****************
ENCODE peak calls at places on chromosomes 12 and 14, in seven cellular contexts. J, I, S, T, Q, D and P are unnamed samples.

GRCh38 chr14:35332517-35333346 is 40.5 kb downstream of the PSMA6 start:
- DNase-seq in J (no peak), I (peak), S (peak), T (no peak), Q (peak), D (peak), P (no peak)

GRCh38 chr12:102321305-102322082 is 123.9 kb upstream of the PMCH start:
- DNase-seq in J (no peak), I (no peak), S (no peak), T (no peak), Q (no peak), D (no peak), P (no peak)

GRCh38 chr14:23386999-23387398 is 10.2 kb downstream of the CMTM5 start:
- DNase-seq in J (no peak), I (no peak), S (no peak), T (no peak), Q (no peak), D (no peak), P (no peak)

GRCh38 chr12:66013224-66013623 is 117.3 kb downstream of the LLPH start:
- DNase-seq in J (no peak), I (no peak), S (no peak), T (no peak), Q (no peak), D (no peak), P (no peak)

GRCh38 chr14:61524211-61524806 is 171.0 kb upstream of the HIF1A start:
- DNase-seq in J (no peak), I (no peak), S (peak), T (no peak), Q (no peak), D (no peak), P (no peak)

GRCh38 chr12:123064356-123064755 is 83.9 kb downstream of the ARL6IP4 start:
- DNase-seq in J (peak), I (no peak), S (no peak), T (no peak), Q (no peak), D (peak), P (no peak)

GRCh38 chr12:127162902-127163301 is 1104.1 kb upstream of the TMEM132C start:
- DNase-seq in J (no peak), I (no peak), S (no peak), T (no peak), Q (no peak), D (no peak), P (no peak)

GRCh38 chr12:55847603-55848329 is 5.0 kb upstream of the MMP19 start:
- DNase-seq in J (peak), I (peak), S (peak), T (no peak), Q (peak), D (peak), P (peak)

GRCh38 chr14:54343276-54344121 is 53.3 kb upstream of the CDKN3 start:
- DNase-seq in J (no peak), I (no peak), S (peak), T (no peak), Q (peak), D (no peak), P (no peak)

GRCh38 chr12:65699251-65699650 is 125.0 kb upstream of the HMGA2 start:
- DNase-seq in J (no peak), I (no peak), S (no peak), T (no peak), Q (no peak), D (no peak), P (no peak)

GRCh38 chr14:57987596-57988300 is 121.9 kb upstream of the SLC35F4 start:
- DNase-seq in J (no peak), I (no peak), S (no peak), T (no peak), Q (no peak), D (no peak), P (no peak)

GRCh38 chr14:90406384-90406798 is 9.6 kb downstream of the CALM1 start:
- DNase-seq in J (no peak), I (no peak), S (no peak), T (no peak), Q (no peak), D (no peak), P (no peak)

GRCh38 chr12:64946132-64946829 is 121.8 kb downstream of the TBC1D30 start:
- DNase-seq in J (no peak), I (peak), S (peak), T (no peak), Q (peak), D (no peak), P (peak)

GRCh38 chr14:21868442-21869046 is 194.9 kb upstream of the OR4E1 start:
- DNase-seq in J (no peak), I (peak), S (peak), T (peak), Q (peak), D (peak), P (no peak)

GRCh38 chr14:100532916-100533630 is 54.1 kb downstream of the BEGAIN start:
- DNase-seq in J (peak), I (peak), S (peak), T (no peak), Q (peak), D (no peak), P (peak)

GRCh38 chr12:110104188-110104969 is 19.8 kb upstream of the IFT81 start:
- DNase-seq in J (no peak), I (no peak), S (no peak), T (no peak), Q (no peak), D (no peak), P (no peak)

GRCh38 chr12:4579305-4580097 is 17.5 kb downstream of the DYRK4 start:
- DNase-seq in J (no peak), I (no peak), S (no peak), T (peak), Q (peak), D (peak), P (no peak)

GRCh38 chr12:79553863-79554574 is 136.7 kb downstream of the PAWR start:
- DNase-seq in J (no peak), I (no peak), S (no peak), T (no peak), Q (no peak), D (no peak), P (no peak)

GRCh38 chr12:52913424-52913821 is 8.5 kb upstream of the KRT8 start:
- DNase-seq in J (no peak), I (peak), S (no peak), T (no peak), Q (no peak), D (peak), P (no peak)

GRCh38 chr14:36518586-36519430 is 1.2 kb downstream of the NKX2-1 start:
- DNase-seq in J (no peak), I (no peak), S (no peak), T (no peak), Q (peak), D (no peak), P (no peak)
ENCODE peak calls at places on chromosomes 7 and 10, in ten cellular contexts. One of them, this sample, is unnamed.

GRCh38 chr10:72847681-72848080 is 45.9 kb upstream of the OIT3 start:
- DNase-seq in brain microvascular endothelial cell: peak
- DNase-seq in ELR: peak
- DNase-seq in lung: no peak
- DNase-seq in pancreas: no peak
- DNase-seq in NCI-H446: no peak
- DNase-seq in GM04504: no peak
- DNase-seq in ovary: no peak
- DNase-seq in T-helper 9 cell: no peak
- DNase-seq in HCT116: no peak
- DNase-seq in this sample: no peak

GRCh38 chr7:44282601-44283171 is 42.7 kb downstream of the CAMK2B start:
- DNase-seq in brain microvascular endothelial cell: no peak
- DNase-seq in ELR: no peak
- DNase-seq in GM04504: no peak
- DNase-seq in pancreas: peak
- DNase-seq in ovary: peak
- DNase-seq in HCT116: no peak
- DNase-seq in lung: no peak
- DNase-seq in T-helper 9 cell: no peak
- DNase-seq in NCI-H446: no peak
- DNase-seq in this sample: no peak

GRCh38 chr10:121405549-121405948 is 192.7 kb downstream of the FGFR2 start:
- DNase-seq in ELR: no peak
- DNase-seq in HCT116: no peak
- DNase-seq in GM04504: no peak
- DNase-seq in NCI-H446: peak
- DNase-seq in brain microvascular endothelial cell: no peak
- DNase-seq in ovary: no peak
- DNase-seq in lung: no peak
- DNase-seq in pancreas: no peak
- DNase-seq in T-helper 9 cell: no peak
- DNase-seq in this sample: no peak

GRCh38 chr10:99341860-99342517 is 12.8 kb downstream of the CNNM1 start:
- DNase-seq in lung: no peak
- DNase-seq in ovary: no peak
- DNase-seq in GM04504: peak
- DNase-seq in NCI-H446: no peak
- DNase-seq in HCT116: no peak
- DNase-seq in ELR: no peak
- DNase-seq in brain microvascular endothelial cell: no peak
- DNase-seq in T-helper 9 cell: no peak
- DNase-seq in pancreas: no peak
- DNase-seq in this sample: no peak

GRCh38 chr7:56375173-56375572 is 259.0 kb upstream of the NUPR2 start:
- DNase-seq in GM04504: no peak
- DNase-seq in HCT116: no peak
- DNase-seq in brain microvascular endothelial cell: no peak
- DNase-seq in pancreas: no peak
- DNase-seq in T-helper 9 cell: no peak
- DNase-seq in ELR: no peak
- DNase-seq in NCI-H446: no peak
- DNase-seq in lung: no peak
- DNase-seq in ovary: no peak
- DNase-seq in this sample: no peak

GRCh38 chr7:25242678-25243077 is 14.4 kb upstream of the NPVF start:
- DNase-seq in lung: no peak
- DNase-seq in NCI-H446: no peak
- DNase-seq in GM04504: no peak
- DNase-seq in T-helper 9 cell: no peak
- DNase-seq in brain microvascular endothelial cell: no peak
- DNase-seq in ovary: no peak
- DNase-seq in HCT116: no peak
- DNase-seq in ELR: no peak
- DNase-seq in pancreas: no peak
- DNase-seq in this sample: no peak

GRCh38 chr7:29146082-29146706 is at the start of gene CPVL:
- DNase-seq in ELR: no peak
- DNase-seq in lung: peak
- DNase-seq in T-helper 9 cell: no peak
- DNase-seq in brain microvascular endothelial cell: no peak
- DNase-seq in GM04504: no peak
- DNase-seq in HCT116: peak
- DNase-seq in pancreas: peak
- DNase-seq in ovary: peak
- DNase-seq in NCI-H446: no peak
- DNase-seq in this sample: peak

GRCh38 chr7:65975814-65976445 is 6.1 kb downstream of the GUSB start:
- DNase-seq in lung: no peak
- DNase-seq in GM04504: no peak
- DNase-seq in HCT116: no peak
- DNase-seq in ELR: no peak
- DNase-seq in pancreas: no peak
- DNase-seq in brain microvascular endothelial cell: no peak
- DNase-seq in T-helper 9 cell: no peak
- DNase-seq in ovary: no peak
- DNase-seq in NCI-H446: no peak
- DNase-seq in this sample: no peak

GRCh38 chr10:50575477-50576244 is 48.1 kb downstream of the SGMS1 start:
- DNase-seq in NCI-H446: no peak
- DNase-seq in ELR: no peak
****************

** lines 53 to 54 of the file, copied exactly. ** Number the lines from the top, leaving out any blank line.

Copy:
- DNase-seq in this sample: no peak

GRCh38 chr7:44282601-44283171 is 42.7 kb downstream of the CAMK2B start: